Ameriquest Mortg. Co. v. Office of the Attorney Gen. of Wash., No. 87661–4.

CourtUnited States State Supreme Court of Washington
Writing for the CourtJ.M. JOHNSON
Citation177 Wash.2d 467,300 P.3d 799
PartiesAMERIQUEST MORTGAGE COMPANY, a Delaware corporation, Appellant, v. OFFICE OF THE ATTORNEY GENERAL OF WASHINGTON, Respondent, Law Offices of Melissa A. Huelsman, Respondent/Intervenor.
Docket NumberNo. 87661–4.
Decision Date09 May 2013

177 Wash.2d 467
300 P.3d 799

AMERIQUEST MORTGAGE COMPANY, a Delaware corporation, Appellant,
v.
OFFICE OF THE ATTORNEY GENERAL OF WASHINGTON, Respondent,
Law Offices of Melissa A. Huelsman, Respondent/Intervenor.

No. 87661–4.

Supreme Court of Washington,
En Banc.

May 9, 2013.


[300 P.3d 802]


Erik Dupen Price, Attorney at Law, Olympia, WA, Laura Therese Morse, Lane Powell PC, Seattle, WA, Joanne N. Davies, Buchalter Nemer Fields & Younger, Irvine, CA, for Appellant.

Shannon E. Smith, Office of the Attorney General, Seattle, WA, David W. Huey, Office of the Attorney General, Tacoma, WA, for Respondent.


Melissa Ann Huelsman, Law Offices of Melissa A. Huelsman, Seattle, WA, for Respondent/Intervenor.

J.M. JOHNSON, J.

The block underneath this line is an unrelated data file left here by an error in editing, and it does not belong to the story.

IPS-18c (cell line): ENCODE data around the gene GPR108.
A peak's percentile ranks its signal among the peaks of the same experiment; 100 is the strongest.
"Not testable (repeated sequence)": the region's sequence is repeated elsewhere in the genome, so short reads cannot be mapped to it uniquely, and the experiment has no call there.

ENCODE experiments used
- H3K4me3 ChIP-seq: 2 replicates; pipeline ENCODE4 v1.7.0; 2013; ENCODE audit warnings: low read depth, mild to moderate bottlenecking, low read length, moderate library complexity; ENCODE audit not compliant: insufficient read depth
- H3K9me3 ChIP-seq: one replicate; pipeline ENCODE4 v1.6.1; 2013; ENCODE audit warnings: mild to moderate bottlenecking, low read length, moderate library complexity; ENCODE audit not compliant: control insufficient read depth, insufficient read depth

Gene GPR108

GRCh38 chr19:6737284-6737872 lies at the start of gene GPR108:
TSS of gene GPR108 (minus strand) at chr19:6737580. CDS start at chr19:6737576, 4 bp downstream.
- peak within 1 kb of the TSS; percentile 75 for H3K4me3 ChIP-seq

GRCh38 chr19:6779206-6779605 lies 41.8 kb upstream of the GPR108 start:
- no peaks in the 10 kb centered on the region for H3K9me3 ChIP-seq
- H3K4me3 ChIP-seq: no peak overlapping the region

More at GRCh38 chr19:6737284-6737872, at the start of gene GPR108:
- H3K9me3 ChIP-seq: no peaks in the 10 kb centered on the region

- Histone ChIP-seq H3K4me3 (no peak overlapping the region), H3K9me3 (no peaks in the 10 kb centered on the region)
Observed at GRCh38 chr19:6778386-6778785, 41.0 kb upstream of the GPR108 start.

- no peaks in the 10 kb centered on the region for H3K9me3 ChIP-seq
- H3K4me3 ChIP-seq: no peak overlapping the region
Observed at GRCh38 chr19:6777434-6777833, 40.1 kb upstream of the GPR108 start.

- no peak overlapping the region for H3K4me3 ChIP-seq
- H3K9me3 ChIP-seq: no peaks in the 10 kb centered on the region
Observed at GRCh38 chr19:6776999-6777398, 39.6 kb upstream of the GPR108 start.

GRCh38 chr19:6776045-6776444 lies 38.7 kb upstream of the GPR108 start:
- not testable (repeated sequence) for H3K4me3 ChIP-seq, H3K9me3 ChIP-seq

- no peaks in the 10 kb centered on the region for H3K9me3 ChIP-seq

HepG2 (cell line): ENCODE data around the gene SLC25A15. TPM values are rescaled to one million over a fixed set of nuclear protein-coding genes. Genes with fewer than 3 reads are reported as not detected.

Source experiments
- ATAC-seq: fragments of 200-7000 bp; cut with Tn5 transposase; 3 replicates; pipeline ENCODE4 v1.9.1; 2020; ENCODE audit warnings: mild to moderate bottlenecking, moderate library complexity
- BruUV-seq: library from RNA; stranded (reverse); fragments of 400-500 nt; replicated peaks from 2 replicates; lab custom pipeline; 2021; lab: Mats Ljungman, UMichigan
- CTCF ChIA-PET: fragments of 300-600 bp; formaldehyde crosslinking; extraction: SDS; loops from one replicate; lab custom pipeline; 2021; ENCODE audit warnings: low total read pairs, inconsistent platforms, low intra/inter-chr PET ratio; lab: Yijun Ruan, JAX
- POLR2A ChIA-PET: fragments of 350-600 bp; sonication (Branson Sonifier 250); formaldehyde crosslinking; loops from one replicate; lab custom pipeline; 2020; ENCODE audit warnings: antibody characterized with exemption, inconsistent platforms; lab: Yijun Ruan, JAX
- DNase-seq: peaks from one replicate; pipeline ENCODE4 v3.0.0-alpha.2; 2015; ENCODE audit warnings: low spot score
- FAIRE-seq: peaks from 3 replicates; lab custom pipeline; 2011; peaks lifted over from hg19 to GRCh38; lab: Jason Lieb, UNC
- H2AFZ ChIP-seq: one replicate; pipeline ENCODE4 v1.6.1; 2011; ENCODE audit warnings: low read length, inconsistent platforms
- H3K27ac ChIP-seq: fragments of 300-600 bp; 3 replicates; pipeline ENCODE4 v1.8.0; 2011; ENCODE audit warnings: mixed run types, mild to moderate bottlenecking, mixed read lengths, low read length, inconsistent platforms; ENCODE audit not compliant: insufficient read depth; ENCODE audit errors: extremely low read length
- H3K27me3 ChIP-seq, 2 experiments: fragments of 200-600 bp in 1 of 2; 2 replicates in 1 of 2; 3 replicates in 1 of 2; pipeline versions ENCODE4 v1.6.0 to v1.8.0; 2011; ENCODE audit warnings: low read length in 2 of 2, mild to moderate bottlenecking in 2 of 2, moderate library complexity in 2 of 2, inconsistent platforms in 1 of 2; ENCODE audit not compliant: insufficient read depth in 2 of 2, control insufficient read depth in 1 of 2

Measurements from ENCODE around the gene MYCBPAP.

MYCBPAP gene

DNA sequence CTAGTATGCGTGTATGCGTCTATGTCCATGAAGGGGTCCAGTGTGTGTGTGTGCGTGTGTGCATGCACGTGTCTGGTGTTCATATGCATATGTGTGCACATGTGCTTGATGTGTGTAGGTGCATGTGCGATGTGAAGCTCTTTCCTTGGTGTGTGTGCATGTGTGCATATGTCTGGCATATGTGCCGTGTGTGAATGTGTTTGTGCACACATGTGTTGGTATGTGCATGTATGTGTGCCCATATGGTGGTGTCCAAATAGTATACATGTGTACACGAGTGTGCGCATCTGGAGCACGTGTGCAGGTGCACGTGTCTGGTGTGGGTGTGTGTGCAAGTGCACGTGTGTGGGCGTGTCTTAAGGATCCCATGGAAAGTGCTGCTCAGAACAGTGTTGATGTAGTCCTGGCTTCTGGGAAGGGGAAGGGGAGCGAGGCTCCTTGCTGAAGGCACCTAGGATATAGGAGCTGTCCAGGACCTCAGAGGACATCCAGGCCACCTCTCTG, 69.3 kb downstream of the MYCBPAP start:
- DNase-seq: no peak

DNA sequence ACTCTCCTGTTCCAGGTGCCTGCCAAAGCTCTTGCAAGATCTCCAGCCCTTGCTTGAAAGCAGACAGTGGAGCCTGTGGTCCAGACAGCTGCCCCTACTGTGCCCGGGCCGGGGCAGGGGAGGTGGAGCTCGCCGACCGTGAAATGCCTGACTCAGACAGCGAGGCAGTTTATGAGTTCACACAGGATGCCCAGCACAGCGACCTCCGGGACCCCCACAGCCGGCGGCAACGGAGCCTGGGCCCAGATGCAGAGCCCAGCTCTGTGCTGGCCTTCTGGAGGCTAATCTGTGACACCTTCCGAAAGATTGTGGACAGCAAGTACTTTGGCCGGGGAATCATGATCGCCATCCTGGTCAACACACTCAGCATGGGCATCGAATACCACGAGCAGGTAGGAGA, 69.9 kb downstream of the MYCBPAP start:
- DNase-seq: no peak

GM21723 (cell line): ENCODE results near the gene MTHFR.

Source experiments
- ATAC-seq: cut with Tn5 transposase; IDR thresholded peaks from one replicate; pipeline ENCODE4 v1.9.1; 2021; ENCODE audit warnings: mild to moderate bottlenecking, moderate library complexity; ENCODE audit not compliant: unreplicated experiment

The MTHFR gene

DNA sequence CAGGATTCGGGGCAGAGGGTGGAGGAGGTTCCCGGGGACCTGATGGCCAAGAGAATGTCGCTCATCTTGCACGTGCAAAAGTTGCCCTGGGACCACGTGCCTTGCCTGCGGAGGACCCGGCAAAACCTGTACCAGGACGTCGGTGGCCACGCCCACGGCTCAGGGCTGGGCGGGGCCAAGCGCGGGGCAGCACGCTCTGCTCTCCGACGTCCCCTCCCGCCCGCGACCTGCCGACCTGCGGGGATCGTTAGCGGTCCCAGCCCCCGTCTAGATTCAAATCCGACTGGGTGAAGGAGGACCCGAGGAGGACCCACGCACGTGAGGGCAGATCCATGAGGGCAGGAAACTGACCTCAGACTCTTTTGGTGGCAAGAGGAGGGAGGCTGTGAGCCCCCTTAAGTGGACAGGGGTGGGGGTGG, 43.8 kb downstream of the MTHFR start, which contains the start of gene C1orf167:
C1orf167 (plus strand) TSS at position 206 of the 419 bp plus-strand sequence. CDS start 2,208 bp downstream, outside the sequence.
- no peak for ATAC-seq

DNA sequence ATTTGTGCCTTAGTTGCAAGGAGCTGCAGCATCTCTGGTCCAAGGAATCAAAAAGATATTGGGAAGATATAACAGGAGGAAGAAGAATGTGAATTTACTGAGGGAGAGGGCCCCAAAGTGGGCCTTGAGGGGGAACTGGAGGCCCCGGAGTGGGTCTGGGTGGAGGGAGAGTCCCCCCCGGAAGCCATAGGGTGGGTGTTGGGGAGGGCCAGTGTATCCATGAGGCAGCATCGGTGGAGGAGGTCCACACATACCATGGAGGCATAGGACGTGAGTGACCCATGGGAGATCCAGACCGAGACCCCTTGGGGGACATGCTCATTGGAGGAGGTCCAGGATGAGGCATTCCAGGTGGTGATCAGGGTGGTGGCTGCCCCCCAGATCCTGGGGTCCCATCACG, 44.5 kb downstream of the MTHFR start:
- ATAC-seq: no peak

[177 Wash.2d 473]¶ 1 This is the second time we have considered this controversy over records Ameriquest Mortgage Company disclosed to the Washington State Office of the Attorney General (AGO). During its investigation of [177 Wash.2d 474]Ameriquest's lending practices, the AGO obtained a number of e-mail messages from Ameriquest that Ameriquest employees had created while processing consumer loans. The AGO wants to disclose redacted versions of a subset of these e-mails to Melissa A. Huelsman, an attorney who has requested the records in accordance with the Public Records Act (PRA), chapter 42.56 RCW. Ameriquest claims that we decided in Ameriquest Mortgage Co. v. Washington State Office of Attorney General, 170 Wash.2d 418, 241 P.3d 1245 (2010), that the Gramm–Leach–Bliley Act of 1999 (GLBA), 15 U.S.C. §§ 6801–6809, and its accompanying regulations, prohibit the disclosure of any e-mails containing nonpublic personal information, even after redaction. Ameriquest also claims that the e-mails are shielded by the PRA's investigative records exemption, RCW 42.56.240, and the Consumer Protection Act (CPA), chapter 19.86 RCW, which shields materials produced in response to a civil investigative demand (CID). Additionally, Ameriquest claims it should be afforded the opportunity to conduct discovery into why the AGO is not invoking the investigative records exemption.